As shown in Fig. 1, a total of 42 publications were identified. The detail characteristics of these studies were listed in Additional file 1: Table S1. Out of the 42 publications, 32 studies came with the conclusions that MSCs administration promoted outcome events (numbers or incidences of cancer metastasis) in animal studies. Excluded 3 publications that could not extract clear data, a total of 39 studies with 66 independent comparisons were included for further meta-analysis.
The characteristics of the included 39 publications with 66 independent comparisons were shown in Table 1. Breast cancer metastases were studies in 48.5% of the experiments. Metastases of osteosarcoma, hepatocellular carcinoma, colon cancer, and melanoma were studies in 12.1, 9.1, 6.1, and 4.5% of the experiments, respectively. The most popular metastases region was lung (62.1%), and the second was liver (10.6%). The remaining of 27.3% experiments studied the metastases in bone, lymph node, skin, or whole body in general.
Out of the studies, most experiments (83.3%) conducted in nude mice. Female and male animals were used in 53.0% and 18.2% of the studies. MSCs derived from human bone marrow were used in most experiments (45.5%). Also, MSCs derived from human umbilical cords blood or adipose tissues were used in 24.2% of the studies. Besides, one study included MSCs derived from primary human pancreatic cancer tissues. The ratio of tumor cells to MSCs varied between 0.01 and 50, while the number of administrated MSCs was consistent with the number of injected tumor cells in most experiments (48.5%). MSCs were generally administrated as a single does together with tumor cells, and in 22.7% experiments animals received multiple MSCs injections via tail vein within 5 weeks following tumor cells injections.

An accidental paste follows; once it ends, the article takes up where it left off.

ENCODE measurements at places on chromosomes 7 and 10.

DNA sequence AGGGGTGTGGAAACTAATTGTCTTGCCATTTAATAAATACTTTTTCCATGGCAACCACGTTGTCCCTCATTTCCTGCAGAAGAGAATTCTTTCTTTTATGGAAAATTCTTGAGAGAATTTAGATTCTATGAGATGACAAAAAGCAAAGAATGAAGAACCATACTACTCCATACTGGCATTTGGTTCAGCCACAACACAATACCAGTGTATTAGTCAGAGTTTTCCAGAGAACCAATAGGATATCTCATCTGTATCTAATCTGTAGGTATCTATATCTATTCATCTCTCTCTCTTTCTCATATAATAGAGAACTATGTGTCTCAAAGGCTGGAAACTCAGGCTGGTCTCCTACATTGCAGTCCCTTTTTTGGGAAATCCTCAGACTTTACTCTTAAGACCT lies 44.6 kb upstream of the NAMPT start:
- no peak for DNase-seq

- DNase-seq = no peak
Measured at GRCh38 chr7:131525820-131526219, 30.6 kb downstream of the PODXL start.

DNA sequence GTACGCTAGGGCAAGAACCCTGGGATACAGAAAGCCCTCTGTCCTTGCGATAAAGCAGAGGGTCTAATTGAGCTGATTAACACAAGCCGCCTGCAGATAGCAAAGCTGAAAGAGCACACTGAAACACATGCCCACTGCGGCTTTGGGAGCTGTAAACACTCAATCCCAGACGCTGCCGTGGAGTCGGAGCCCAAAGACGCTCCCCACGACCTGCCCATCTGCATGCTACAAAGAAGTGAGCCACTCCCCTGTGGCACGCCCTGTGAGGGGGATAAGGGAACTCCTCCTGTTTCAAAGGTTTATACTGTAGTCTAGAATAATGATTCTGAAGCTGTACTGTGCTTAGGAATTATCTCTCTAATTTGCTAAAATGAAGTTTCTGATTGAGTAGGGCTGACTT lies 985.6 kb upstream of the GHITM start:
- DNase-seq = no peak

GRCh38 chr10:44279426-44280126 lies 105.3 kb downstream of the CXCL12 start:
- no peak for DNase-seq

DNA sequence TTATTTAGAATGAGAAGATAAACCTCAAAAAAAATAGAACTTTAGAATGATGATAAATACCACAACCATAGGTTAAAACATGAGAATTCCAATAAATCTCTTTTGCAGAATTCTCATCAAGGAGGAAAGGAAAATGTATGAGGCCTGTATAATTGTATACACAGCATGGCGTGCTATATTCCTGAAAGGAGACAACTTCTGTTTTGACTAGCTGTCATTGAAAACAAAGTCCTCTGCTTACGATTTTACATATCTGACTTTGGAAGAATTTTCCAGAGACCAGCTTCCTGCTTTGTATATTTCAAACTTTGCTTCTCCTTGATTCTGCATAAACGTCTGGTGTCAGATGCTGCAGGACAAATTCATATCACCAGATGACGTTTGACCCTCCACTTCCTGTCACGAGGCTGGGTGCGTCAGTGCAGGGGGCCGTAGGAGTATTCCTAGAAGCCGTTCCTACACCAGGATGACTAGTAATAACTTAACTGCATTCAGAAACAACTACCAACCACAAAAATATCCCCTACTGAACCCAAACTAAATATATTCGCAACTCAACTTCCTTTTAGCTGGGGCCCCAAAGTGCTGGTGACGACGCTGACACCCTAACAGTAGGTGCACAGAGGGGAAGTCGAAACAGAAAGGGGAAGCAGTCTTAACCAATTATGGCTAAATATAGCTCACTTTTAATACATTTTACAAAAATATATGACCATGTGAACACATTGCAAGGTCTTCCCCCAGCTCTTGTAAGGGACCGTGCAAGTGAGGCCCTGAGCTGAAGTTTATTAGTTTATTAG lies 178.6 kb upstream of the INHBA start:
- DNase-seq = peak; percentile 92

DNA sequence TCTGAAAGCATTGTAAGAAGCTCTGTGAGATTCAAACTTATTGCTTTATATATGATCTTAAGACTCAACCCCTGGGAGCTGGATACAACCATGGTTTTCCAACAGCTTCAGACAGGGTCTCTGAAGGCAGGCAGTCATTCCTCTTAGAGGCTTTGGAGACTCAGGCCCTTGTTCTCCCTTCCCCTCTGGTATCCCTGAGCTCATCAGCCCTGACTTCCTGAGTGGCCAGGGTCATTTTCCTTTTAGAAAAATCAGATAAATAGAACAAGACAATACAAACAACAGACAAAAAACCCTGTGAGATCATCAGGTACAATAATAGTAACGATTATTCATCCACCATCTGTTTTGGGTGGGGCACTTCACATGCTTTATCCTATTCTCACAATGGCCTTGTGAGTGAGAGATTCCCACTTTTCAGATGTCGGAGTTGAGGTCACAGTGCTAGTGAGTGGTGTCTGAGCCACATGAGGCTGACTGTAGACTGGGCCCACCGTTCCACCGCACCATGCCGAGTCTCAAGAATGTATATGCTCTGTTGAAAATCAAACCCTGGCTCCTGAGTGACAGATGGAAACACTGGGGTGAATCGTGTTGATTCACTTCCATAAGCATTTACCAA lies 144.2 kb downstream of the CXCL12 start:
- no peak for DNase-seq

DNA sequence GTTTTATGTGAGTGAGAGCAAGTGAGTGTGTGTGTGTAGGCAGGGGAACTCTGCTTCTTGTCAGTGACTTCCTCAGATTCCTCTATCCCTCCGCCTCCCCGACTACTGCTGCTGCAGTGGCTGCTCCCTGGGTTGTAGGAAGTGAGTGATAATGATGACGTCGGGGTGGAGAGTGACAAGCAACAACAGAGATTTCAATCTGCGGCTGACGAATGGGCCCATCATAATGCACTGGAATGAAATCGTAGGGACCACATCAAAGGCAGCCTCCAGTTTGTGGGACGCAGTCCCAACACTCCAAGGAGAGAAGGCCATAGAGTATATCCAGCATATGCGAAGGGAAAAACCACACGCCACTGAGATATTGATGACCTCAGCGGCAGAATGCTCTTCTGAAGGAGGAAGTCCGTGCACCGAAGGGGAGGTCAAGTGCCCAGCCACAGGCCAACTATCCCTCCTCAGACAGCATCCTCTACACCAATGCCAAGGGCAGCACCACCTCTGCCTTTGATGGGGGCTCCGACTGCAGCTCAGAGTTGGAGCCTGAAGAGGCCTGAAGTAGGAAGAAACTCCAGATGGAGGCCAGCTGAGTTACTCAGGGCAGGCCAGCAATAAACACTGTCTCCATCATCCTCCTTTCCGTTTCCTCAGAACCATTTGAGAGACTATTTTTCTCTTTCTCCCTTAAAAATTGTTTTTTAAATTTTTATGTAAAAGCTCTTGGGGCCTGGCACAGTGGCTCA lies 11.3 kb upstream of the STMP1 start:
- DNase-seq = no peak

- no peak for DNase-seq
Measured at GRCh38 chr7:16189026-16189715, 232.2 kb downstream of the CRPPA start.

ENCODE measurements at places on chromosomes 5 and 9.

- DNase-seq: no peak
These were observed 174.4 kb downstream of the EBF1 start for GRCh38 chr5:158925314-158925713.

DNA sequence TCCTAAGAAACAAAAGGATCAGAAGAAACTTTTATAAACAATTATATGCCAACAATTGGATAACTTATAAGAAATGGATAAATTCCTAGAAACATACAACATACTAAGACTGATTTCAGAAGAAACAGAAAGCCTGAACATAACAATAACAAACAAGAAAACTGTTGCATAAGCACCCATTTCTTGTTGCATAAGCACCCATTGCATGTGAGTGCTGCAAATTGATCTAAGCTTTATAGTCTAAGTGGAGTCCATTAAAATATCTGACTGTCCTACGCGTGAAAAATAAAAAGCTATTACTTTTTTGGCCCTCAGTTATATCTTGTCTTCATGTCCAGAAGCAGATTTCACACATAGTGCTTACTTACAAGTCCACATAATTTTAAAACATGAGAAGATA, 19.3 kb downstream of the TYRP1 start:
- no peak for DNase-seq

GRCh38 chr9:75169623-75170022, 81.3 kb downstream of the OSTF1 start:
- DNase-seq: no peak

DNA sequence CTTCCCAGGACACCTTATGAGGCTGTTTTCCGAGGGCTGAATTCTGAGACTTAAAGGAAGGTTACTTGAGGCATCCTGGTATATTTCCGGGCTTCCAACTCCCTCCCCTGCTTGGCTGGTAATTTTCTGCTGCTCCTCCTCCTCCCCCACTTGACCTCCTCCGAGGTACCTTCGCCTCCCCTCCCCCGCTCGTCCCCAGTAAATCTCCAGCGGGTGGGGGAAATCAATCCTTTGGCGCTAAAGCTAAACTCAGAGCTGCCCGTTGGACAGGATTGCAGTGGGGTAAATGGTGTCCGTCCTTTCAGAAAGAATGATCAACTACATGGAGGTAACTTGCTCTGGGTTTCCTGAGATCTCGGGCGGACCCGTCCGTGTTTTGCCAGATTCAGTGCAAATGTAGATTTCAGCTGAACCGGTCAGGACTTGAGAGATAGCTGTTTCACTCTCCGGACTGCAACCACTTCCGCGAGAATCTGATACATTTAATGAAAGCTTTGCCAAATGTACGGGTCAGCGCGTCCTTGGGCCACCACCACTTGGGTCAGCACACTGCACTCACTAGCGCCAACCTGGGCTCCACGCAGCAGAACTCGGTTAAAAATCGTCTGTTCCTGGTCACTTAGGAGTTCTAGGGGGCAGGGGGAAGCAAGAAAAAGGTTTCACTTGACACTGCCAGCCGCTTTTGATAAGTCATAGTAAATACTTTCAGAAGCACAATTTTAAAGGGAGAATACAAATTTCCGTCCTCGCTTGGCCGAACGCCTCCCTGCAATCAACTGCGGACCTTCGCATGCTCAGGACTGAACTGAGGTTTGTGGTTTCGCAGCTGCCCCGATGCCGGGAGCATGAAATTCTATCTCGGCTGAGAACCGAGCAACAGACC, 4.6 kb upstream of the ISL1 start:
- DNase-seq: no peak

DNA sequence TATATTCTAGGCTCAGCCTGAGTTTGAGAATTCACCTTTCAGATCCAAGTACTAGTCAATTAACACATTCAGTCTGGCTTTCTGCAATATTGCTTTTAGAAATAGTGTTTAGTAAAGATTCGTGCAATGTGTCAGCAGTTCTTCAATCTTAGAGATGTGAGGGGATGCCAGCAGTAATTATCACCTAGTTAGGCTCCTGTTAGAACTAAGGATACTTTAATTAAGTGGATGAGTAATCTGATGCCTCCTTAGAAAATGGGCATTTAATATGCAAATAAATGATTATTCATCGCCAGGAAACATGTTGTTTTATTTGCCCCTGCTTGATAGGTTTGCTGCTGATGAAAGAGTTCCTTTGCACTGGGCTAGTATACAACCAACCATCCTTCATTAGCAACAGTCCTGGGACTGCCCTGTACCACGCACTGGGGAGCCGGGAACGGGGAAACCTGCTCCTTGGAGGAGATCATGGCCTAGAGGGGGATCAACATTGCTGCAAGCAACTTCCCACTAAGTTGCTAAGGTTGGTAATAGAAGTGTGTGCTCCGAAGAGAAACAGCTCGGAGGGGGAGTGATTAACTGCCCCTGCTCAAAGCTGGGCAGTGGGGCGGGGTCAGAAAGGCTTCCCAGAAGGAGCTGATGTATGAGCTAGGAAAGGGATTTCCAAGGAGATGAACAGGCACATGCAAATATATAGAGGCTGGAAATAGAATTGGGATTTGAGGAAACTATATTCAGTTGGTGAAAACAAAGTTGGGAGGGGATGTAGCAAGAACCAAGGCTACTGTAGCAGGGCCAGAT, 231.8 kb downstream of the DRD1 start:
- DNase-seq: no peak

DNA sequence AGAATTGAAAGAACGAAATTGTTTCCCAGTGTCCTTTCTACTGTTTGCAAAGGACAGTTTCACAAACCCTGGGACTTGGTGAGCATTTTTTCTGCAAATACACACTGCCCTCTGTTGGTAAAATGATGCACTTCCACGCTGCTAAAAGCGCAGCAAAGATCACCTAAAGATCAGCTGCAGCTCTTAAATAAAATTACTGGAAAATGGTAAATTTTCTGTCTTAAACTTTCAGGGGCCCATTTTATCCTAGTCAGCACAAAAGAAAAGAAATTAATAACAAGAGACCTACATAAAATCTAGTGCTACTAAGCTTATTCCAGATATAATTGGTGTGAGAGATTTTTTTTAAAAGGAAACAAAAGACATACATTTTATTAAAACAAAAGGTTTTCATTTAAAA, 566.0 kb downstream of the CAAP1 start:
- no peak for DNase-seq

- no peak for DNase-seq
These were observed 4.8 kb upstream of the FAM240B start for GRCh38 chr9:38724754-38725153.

Out of the 39 studies, only 14 of them reported the passages of MSCs they used, and 16 of them identified MSCs by verified the potentials of multilineage differentiation, with most studies failed to report the passages and differentiation potentials of the MSCs used.
Study quality and risk of bias
The quality assessment of the 39 studies was shown in Fig. 2. In most cases, poor reporting resulted in an unclear risk of bias. Take selection bias as an example, almost no author described the randomization procedures or whether the sequence had been concealed. However, the majority of studies seemed to be similar at animal baseline. Performance bias was reflected by item 4 and 5. As shown in Fig. 2, none of the authors reported the measures to reduce the performance bias. Measures to reduce detection bias (item 6 and 7) were mentioned in a small part of studies, though the specific methods to achieve randomization for outcome assessment were not reported. Concerning the risk of attrition bias (item 8), most studies were low risk of bias, while 18.4% high risk and 21.1% unclear. Date to assess the risk of reporting bias (item 9) were incomplete in studies included, leading to an unclear risk of bias.
Considering the fact that only limited details on most animals’ studies were provided, we scored another three items as described in the method section. As shown in Fig. 2, most studies were low risk of inappropriate fund bias (81.6%). Randomization of the studies at any level was reported in 31.6% publications. And blinding at any level was reported in 5.3% publications.
According to whether the publication meets the 12 items listed above, we classify the publications into three categories. Among all the 39 publications, no study has reached 9–12 criteria, only seven publications have met 5–8 criteria, and 32 publications have met 0–4 criteria.
Meta-analysis of the effect size: incidence of tumor metastases
A total of 31 comparisons with 624 animals investigating the effect of MSCs administration on the incidence of tumor metastases in experimental animal models were involved in the meta-analysis. Overall, the results found the administration of MSCs increased the incidence of tumor metastases in animal models (RR 2.04, and 95% CI 1.57–2.65, Fig. 3), with a mild heterogeneity between studies (I2 = 21%).
Subgroup analyses were performed based on experiment design, to examine whether particular factors may affect the outcome of meta-analysis. The effects of MSCs on the incidence of cancer metastasis were robust across cancer type, cancer metastasis site, animal models, as well as MSCs delivery timing, source, and dose (Table 2). Also, no significant impact of quality assessment category on effect size was observed (p = 0.63). Besides, considering that the quality and risk of bias due to poor reporting in most cases was not clear, experiments were also grouped according to the impact factors (IFs) of the journal. And it found the effects were robust across these two groups (p = 0.58).